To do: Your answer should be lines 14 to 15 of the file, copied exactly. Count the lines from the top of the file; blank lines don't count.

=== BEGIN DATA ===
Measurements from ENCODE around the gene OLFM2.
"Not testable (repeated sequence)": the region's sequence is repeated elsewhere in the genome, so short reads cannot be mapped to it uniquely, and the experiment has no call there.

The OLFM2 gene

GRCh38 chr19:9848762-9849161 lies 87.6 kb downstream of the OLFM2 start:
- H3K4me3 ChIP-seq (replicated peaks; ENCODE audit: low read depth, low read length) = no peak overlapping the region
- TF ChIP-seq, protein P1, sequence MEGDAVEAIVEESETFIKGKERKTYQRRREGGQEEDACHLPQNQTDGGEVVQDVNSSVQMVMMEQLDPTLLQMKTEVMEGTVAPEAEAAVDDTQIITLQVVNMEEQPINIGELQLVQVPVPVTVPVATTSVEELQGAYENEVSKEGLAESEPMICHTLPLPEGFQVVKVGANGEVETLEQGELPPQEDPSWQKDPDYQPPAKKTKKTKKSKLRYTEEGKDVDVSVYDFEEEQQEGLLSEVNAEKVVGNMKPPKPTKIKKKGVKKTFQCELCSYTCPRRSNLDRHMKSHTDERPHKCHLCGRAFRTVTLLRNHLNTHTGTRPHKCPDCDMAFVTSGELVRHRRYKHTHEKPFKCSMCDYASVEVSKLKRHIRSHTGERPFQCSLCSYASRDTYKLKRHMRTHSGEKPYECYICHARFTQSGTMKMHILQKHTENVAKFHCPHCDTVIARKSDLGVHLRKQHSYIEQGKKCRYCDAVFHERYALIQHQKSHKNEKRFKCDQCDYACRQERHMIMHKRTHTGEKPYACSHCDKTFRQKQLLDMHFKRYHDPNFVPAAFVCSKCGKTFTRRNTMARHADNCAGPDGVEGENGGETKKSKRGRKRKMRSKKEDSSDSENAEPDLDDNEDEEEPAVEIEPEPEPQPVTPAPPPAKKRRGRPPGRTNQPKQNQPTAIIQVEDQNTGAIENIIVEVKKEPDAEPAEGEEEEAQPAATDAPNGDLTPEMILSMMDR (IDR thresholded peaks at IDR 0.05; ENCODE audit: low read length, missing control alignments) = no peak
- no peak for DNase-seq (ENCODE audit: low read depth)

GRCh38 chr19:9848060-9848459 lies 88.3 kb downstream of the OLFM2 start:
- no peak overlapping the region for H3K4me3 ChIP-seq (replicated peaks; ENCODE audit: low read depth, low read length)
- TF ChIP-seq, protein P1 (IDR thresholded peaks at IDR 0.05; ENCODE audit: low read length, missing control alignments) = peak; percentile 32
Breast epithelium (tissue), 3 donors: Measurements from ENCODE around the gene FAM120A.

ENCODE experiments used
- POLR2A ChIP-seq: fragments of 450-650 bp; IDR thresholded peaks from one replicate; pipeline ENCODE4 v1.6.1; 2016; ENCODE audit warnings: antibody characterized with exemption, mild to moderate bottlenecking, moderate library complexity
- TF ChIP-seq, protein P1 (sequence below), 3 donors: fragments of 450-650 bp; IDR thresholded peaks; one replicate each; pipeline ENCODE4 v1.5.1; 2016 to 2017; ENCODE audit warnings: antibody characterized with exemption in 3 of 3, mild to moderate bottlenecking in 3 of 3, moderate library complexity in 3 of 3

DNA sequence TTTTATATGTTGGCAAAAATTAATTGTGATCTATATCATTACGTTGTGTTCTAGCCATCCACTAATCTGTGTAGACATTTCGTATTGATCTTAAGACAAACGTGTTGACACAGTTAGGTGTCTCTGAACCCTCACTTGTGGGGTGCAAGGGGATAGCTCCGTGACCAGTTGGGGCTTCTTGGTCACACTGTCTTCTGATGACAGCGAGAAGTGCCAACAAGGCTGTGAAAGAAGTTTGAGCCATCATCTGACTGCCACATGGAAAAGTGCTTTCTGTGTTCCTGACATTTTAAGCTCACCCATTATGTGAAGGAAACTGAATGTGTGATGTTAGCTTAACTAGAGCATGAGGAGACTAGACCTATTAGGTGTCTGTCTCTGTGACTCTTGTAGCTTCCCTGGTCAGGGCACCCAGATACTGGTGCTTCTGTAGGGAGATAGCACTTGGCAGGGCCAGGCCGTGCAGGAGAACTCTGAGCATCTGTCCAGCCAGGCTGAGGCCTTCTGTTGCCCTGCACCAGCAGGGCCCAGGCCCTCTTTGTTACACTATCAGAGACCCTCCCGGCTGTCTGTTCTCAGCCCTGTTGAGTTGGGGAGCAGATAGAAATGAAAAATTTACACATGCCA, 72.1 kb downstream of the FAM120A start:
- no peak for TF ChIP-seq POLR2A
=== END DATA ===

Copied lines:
- TF ChIP-seq, protein P1 (sequence below), 3 donors: fragments of 450-650 bp; IDR thresholded peaks; one replicate each; pipeline ENCODE4 v1.5.1; 2016 to 2017; ENCODE audit warnings: antibody characterized with exemption in 3 of 3, mild to moderate bottlenecking in 3 of 3, moderate library complexity in 3 of 3

DNA sequence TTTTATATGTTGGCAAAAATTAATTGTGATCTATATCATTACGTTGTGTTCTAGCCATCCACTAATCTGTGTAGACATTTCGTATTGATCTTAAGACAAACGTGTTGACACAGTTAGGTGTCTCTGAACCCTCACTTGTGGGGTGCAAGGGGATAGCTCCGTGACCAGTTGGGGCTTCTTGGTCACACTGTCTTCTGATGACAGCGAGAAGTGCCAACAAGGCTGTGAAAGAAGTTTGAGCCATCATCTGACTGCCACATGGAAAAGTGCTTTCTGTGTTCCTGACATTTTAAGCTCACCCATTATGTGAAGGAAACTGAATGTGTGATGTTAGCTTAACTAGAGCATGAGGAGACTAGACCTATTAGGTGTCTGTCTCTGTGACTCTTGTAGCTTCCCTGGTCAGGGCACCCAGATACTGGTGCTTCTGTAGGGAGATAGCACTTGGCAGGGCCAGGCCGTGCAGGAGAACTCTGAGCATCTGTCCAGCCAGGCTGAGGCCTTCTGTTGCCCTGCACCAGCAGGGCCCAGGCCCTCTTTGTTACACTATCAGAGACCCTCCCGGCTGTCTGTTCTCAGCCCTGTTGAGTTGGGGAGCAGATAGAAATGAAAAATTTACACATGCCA, 72.1 kb downstream of the FAM120A start: